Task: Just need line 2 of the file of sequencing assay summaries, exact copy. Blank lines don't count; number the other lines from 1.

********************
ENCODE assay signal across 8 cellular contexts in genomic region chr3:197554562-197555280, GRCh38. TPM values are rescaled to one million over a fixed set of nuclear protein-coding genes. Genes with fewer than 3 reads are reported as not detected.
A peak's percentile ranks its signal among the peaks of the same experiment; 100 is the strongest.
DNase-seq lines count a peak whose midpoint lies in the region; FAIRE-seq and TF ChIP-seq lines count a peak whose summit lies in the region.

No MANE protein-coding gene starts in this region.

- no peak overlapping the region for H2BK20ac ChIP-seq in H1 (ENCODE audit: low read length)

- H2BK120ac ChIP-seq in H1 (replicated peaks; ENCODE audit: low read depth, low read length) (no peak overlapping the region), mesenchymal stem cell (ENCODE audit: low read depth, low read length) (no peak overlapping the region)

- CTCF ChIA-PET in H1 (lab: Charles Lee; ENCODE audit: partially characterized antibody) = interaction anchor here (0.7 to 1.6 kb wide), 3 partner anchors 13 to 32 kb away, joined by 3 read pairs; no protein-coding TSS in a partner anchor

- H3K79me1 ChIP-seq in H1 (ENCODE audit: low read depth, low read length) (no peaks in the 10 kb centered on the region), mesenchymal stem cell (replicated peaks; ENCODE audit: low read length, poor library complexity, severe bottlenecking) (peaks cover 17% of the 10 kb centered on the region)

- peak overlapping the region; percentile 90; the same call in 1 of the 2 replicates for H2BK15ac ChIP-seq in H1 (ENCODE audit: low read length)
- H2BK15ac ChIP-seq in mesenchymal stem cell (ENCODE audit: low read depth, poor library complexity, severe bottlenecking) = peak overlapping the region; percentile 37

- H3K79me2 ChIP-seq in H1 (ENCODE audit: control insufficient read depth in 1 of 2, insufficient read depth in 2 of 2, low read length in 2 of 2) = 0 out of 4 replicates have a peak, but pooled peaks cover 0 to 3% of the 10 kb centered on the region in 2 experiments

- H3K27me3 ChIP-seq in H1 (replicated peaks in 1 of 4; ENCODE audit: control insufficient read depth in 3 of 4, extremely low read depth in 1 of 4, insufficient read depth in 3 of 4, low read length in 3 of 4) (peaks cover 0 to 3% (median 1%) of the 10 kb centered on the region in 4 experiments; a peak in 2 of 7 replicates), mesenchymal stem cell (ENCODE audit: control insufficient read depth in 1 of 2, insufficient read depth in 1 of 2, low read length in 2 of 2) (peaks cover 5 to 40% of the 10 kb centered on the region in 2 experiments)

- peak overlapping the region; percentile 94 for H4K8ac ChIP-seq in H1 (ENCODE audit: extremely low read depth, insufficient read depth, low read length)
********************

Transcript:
A peak's percentile ranks its signal among the peaks of the same experiment; 100 is the strongest.